Government reaches out to insurers over gadget ban on UK flights

Transport secretary tells insurers to be ‘realistic’ and be ‘mindful’ of the issue

Government reaches out to insurers over gadget ban on UK flights

Insurance News

By Louie Bacani

Transport Secretary Chris Grayling has reached out to insurers after imposing new gadget restrictions on flight passengers coming from several nations in North Africa and the Middle East.
Earlier this week, the Department for Transport announced that laptops, tablets and other electronic devices bigger than the typical smartphone will be banned from the cabin on flights to the UK from Turkey, Lebanon, Jordan, Egypt, Tunisia and Saudi Arabia.
The restrictions were enforced following reports that militant groups were planning to smuggle explosive devices inside electronic gadgets.

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Grayling said on Wednesday that he would be writing to the Association of British Insurers (ABI) “to ask them to be mindful of this issue,” Reuters reported.
“We will be asking the insurance industry to take that in mind and be realistic about this,” Grayling was quoted as saying by the news agency.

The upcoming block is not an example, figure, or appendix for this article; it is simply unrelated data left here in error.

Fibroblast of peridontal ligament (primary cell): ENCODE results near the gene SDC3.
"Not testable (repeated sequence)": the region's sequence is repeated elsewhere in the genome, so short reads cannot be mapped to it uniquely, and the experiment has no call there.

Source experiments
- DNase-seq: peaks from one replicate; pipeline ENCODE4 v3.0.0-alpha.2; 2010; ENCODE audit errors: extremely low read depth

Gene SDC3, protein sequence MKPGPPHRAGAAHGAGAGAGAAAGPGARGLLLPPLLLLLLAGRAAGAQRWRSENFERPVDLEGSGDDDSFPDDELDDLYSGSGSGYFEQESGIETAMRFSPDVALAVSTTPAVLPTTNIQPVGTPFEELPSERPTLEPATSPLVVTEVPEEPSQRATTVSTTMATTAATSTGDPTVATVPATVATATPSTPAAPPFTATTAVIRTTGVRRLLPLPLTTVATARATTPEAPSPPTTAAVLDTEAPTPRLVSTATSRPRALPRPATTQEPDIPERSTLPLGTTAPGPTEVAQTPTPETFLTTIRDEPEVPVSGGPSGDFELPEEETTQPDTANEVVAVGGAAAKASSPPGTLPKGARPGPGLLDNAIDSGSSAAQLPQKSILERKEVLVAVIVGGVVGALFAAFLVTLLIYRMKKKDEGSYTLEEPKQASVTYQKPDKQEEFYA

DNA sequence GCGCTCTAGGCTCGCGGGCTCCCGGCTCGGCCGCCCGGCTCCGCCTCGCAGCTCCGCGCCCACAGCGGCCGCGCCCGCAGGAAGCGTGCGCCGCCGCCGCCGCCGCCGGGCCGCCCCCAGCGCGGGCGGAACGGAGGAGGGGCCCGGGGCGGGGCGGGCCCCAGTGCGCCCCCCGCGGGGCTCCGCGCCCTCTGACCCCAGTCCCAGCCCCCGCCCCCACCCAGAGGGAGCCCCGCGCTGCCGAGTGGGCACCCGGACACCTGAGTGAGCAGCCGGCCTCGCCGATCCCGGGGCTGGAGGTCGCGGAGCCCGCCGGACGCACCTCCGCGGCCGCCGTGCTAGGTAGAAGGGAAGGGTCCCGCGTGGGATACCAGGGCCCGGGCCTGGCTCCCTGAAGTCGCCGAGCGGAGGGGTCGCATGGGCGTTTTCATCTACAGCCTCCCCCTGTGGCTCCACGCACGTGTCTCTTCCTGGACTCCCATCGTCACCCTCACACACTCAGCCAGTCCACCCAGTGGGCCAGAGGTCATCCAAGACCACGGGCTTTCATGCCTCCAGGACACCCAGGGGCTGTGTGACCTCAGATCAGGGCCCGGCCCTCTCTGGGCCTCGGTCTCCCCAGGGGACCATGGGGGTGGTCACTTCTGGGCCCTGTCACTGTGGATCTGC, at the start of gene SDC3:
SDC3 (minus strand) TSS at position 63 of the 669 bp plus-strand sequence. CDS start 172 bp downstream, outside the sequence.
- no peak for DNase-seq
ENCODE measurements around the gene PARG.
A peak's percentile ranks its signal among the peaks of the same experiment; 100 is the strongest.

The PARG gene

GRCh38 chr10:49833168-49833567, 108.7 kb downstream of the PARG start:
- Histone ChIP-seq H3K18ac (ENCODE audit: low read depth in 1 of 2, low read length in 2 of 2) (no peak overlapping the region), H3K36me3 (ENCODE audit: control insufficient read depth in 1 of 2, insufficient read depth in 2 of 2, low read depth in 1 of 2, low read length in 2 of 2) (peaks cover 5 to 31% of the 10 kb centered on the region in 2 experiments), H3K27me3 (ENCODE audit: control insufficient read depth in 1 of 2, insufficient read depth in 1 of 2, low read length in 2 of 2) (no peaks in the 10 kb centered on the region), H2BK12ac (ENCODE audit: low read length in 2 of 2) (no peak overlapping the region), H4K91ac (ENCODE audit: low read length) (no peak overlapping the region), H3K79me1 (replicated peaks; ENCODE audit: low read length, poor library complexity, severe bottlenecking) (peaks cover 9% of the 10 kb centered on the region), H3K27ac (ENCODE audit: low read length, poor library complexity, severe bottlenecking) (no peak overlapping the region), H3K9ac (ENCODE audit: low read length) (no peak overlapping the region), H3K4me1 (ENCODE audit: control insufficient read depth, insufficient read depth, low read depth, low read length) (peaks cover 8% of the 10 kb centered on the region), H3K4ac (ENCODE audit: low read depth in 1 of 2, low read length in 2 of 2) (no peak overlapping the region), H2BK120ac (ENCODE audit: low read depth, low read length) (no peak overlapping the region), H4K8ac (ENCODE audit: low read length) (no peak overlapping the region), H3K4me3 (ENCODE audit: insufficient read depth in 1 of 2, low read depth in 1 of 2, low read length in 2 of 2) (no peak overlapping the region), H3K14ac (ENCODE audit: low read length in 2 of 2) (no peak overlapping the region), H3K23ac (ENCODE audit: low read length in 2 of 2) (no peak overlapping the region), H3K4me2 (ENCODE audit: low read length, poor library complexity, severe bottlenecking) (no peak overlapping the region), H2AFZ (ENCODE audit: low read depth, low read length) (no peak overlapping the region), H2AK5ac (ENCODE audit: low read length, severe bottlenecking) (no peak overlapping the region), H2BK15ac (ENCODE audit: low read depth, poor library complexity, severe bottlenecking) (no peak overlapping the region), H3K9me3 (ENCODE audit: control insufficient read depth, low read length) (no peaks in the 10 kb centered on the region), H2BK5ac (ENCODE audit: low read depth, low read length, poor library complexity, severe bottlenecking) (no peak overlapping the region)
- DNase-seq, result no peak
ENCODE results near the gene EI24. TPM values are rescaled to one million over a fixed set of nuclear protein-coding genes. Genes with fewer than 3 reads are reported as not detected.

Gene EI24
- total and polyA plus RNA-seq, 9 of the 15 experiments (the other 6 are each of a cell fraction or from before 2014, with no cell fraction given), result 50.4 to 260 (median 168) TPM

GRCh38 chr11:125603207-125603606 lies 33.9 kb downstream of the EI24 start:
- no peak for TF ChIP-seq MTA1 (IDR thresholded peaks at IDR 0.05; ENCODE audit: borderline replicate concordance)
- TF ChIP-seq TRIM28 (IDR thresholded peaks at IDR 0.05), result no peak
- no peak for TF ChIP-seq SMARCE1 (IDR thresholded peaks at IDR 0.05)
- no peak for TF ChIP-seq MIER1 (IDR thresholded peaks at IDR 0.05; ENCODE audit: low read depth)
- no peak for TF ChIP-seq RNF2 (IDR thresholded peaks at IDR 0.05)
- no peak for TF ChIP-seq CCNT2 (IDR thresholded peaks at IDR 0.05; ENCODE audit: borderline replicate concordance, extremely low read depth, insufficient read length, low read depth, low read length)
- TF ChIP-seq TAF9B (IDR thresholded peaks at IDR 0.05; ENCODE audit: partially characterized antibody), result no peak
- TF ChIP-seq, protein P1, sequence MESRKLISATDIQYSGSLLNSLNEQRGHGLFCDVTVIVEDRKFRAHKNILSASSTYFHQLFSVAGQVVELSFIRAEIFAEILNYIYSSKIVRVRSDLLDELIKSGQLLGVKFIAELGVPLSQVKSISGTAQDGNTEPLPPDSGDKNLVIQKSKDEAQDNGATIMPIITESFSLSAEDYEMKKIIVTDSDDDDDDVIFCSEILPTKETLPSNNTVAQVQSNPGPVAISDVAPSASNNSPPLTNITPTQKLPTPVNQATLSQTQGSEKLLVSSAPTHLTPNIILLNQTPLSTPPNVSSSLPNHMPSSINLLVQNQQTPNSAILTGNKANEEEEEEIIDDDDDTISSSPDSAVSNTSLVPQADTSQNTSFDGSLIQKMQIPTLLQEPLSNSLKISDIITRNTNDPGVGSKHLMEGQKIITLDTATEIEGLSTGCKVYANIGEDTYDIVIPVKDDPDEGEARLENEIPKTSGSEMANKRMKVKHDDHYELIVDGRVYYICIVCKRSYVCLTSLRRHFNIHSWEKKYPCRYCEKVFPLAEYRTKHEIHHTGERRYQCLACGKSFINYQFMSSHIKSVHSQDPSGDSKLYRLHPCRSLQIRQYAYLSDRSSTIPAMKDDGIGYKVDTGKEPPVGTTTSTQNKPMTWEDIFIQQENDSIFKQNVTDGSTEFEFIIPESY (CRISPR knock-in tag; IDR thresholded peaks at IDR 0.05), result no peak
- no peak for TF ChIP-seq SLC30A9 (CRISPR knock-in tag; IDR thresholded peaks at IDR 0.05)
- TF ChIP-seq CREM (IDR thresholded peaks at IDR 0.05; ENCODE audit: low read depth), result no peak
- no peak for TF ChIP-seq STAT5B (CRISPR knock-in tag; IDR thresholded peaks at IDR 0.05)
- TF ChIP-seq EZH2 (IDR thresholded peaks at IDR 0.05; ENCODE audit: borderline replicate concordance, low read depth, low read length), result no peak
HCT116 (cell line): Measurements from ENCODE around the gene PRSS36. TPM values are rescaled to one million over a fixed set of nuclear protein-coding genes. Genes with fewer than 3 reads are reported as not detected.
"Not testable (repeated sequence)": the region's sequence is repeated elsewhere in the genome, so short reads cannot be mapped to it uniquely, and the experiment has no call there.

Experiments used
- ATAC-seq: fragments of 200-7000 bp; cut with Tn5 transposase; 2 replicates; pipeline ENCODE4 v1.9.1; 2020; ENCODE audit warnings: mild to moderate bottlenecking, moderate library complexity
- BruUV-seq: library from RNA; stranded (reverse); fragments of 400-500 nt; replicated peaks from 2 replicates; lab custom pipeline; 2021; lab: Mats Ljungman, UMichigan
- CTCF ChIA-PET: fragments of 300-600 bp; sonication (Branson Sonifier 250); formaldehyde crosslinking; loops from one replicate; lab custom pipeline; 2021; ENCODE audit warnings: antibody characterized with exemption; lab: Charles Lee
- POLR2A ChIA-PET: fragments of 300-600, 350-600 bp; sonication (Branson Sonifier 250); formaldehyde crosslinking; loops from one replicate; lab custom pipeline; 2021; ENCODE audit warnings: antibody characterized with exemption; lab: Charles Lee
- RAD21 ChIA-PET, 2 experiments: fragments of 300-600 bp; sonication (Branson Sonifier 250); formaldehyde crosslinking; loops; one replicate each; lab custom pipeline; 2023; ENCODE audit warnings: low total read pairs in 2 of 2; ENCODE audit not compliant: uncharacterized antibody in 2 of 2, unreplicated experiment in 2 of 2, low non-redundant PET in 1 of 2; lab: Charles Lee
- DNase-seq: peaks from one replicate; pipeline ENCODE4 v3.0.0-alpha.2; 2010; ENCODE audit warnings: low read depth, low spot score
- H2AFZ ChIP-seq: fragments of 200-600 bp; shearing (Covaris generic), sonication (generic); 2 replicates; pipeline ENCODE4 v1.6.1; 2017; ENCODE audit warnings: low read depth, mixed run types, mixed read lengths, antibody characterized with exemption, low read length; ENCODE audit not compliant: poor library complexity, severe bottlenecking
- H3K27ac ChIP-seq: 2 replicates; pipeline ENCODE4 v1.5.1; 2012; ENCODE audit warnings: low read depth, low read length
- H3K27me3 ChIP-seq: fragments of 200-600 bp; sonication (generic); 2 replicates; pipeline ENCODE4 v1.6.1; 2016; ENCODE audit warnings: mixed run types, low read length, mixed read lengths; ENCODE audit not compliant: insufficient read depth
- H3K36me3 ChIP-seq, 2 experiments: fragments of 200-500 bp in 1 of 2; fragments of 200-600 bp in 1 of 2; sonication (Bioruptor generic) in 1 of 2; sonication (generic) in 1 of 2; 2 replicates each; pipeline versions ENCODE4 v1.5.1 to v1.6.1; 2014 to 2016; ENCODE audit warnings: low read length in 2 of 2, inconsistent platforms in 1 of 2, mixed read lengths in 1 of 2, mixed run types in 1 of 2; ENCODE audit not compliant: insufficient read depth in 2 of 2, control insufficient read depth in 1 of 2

According to the report, Grayling made the statement before Parliament in response to a question that the new restrictions would put affected devices at risk of theft or damage.
Travel trade organisation ABTA has pointed out that devices such as laptops and tablet computers are not typically covered by travel insurance policies for loss, damage or theft if they are placed in the hold.
The ABI is advising passengers travelling from the affected countries to check their insurance policies and speak to their insurers to confirm what cover they have for valuables placed in the hold.
“We do know some insurers already take a flexible approach to claims if a passenger has been forced to put items in the hold by circumstances out of their control,” Mark Shepherd, ABI’s head of property, commercial and specialist lines, said in a statement.
“Some travellers may find they also have additional cover under a household contents policy for gadgets outside of the home,” he added.
Shepherd also said that passengers could seek compensation through the airline if their devices are damaged during a flight.
“Wherever possible travellers should keep valuables, including tablets and laptops, with them on flights and, if travelling from destinations affected by the new regulations, it may be sensible to leave valuables at home,” Shepherd further advised.

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